New answers tagged

0

NEMA 10-30 does not have ground. That is incorrect. It does have neutral. You should not be using 10-30 for anything at all - it was outlawed at the same time 2-prong sockets were outlawed, when grounding went in in the 60s. Except due to lobbying by the appliance industry, NEMA 10 got a reprieve for ranges and dryers ONLY, until it was banned for that ...


0

(from Australia) Not a complete answer but as I don't have 50 points I can't comment, hope that this is ok. It could be that the RCB is the issue. This happened to me some months back. It would stay loaded until any appliance or load was switched on in any of the circuits it covered, Then it would trip. I got a sparky in. He replaced the RCB after testing ...


0

This isn't a full answer but I hope can help. My perspective is from Australia so hopefully close enough. My place (built 1934, so I assume the old wiring is 50s or 60s) also has old red/black wiring in a few places. The practice then was to run the earth as a separate, bare (uninsulated) stranded wire. It seems to always have been close by the live and ...


0

Because New Zealand is harmonized to AU standards, which are based on old UK standards, not North American standards. (though AU uses North American junction box form-factors, and do not use the ungainly UK plugs.) Your wiring is: Live: Red (generally) Neutral: Black Ground: Yellow w/ green stripe... with green and bare also acceptable due to world ...


0

I am getting a voltage tester (70v-1000 vac) go off (chirps once) when it touches my arm. If I move it up and down my arm it will chirp every few inches. Is this normal? And no, I'm not sitting in an electric chair at the state pen. LOL This is the voltage tester. https://www.amazon.com/ALLOSUN-GK7-Non-Contact-Voltage-70-1000V/dp/B07N4D9KCL


0

It depends on what your charger requires! If it is a 240v charger hot-hot-ground yes you can use 10-30 or 10-50 they are not obsolete I just installed one recently for a 240v air compressor. (They don’t make a 40). The 50 with #8 wire is limited to a 40 amp breaker, most of us just bite the bullet and wire in #6 but since you have the 8 in place install a 10-...


-1

150A service into a home is ok. Considering your big appliances are ran from utility gas. Not often will you see a load close to what your main/sub breaker is rated for save for when appliances like hvac startup, and thats only for a few miliseconds. Even then breakers are spec'd to allow for the inrush current. What I notice with the panel is, firstly its a ...


1

I came across this while looking for something else. I know that it's an old discussion, but I wanted to leave this for anyone searching in the future. When I moved back into my house in '05, fortunately little brother, a recent electrician journeyman, was about. I had a couple of warm sockets. I'd a '67 or '68 house with aluminum wiring, which was done for ...


4

It seems like your plan will work to bring up to current code. Some details in communication can be missed, so here are the most relevant current (2020) NEC code sections that I think are relevant. When reading these sections keep in mind that in NEC terminology an "outlet" is any equipment connection point including hard wired connections, and a &...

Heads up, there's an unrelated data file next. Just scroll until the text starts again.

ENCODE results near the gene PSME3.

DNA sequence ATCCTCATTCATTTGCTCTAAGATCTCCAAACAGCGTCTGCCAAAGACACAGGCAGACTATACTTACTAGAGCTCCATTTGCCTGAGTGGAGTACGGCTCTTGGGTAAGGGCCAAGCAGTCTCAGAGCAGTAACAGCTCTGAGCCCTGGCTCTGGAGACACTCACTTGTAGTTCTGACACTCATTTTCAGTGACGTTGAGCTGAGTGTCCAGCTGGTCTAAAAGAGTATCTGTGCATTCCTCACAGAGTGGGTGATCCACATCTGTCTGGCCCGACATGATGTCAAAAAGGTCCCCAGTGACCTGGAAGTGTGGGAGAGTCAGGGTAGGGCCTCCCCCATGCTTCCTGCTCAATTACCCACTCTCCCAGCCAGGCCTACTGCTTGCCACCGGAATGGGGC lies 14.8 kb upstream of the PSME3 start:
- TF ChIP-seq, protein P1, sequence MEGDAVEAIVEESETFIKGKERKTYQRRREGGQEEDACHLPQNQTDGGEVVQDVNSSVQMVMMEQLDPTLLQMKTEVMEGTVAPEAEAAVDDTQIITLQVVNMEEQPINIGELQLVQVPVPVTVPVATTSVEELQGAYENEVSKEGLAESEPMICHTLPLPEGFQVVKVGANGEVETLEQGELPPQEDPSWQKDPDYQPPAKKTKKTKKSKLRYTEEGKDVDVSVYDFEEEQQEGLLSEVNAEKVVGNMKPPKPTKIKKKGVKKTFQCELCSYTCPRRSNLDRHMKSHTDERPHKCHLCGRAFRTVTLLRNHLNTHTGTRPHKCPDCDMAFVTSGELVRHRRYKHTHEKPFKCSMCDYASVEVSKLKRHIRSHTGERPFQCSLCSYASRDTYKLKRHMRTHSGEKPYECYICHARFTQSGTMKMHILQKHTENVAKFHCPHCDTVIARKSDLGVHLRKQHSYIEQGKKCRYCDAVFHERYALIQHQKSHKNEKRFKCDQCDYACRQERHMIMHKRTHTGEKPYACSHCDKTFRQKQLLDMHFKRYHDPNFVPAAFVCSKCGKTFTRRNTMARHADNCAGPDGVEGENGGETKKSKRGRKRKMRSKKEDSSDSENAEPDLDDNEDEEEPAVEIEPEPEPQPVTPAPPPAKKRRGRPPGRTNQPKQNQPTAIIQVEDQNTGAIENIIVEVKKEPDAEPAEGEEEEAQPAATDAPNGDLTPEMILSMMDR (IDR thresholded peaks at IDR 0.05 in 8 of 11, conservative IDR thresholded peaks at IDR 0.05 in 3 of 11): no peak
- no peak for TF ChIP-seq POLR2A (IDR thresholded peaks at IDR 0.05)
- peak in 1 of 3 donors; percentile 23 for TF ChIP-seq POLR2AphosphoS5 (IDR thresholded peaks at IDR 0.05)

0

As I understand your question you want to eliminate the switch control of the outlets, if not ignore. If it is wired as most three way switches are you can connect the three wires at each switch together then put a blank cover over the box. You can also connect the identified terminal to one of the travelers and do the same at the other end. Either way will ...


4

Nothing in Code requires outlets be a string. Code requires a "tree" topology, so you can have tee's anywhere you want, even right on top of each other. The only limitation is "box fill" re: number of wires and devices vs the box cubic inches. Better "spec grade" receptacles and switches ($3) and GFCI receptacles accept 2 ...


2

It's probably typical that nothing at all is done.. but you're right something should be done. Try a chase nipple: or a snap bushing: (photos from homedepot.com)


4

Easy / Fast: A corded electrical drill is used ensure power. I use a hole saw to drill a knockout in metal electrical fixtures. I start with a small hole so that the hole saw will stay on target. Ear and Eye protection must be used. In my experience it worth every penny to purchase a good hole saw set, along with ear and eye protection.


3

There's really no code that applies to low-voltage connections. You can generally run them where and how you like. The standards that do apply, in my opinion, are about workmanship. I'd be satisfied with a quality wire nut or push connector and having the cable secured to framing or whatever so the connections can't be subjected to tension.


6

Height is fine. While there's a lot of "developed convention" in putting them 16-18" above the floor, actual code is within 18" (?) of the wall in the floor to less than 5'6" (?) off the floor, without going and looking it up. So the precise numbers may differ, but the general idea is conveyed correctly here. Other than cost, the ...


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I have never seen any requirements as far as the minimum height of electrical outlets, they can even be installed on the floor. Routing your cables through junction boxes and pigtailing to the outlet above and to the next outlet is OK but remember that those junction boxes must always remain accessible so think twice about it if you ever plan on finishing ...


1